Indie 404 Ink has landed a part-memoir, part-investigation of how video games can positively impact mental health from journalist Joe Donnelly.

Donnelly turned to gaming after the tragic loss of his uncle, and came to write Checkpoint: How video games power up minds, kick ass, and save lives following his own experiences of navigating depression.

404 Ink acquired world rights directly from the author following a pitch during its open submissions window. The book will be published on 14th May as its lead non-fiction title for 2020.

The synopsis explains: “Checkpoint reflects on the comforting and healing effect that entering into new digital worlds and narratives can have, both personally and on a wider scale. There are thousands of eye-opening games exploring human complexities overtly and subtly, waiting to comfort players old and new. Through exclusive, in-depth interviews with video game developers, health professionals, charities and gamers alike, Joe makes the case for the vital value of gaming culture and why we should be more open-minded and willing to pick up a controller – if not for fun, for the well-being of ourselves and loved ones.”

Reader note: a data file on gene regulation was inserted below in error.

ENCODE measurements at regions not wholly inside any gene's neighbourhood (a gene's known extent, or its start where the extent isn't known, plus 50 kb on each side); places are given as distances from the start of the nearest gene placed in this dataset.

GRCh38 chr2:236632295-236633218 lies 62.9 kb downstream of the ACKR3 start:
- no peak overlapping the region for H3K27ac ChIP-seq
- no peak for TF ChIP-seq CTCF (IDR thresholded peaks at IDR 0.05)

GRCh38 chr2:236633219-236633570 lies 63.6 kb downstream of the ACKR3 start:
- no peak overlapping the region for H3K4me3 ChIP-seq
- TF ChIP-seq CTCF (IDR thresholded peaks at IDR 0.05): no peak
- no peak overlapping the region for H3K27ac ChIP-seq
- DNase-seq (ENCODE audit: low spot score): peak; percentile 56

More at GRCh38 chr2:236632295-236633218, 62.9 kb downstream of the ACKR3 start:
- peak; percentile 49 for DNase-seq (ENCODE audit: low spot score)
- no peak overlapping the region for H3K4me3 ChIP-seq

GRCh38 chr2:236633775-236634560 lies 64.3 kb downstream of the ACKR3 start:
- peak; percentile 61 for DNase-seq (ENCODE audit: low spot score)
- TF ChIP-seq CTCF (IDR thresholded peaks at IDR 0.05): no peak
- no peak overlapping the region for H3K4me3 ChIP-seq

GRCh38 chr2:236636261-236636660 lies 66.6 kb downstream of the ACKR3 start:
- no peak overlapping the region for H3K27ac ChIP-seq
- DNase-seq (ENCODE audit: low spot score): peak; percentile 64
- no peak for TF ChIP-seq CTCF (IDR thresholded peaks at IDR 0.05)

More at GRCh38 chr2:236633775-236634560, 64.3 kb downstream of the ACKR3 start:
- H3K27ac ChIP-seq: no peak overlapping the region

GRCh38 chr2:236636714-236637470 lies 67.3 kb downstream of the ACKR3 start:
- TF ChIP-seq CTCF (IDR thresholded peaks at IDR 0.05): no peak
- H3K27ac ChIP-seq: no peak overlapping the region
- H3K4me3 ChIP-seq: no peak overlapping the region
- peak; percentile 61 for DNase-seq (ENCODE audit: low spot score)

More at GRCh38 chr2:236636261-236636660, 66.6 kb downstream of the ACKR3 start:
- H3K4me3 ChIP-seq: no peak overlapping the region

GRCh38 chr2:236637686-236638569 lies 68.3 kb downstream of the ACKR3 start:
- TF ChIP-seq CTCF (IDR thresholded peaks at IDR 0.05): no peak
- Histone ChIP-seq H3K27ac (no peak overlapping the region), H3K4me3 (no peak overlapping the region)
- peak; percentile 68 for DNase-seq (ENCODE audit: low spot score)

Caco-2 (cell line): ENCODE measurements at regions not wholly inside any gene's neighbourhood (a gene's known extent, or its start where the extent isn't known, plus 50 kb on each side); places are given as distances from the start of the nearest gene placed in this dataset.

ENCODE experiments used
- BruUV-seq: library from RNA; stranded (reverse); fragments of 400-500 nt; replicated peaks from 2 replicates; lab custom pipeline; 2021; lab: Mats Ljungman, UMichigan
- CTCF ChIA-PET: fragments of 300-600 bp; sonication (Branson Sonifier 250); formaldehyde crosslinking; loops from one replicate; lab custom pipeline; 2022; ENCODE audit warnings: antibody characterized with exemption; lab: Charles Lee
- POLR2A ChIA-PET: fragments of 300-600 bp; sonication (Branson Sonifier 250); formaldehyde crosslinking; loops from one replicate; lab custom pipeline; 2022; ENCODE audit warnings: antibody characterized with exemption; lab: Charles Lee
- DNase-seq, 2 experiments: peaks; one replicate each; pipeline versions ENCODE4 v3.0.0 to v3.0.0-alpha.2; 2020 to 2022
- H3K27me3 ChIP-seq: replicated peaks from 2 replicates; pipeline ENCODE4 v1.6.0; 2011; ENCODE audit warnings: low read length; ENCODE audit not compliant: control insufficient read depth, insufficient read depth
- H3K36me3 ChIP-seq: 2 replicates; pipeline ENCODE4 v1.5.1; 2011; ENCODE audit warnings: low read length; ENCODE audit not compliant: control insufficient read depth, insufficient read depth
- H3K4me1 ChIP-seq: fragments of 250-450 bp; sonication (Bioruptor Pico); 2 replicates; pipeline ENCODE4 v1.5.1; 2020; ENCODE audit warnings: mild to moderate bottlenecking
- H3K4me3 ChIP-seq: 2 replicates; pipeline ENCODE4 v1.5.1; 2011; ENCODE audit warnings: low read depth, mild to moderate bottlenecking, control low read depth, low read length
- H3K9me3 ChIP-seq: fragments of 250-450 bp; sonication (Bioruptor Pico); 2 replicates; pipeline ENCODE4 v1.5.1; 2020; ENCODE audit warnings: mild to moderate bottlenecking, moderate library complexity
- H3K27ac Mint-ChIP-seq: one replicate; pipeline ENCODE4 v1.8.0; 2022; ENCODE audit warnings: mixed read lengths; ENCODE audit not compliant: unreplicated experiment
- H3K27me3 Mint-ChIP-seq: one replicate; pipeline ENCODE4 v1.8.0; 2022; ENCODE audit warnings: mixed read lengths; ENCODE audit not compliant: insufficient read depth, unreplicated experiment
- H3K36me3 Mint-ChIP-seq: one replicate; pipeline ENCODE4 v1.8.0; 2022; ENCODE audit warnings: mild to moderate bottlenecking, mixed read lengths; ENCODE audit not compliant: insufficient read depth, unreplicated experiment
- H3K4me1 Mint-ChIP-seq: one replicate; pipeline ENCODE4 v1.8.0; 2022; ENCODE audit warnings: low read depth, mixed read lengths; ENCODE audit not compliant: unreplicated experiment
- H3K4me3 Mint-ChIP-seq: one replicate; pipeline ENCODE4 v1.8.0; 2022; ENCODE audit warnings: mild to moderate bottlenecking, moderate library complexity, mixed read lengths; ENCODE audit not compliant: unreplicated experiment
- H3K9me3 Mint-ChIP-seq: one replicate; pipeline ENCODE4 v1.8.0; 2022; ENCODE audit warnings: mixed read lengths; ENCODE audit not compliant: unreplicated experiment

Donnelly is a Glaswegian journalist, writer, video games enthusiast and mental health advocate. He has written about both subjects’ intersections for the Guardian, New Statesman, Vice, PC Gamer and more.

He said: “From ‘Lemmings’ in the late ‘80s, to ‘Grand Theft Auto 5’ and ‘Fortnite’ today, my relationship with video games spans decades and runs deep. So deep that I swapped a career in plumbing (once evoking my inner-Super Mario) to write about games. When my uncle took his own life in 2008, I turned to video games a means of escapism and as a learning tool. With Checkpoint, I’m delighted to explore the myriad ways video games teach and inform about mental health, against my own mental health journey, and am honoured to be doing so with 404 Ink.” 

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Publisher Laura Jones said: “I’ve been itching to have 404 Ink publish a book in and around the world of video games since we established and I couldn’t be more pleased that Checkpoint will be our first title that celebrates the undeniable value of video games in, obviously, entertainment, but more crucially, in mental health. Joe has first-hand experience in the healing effect gaming can have on serious mental illness and is writing the most approachable and down to earth book that will undoubtedly open more minds to the wonderful world of video games.”



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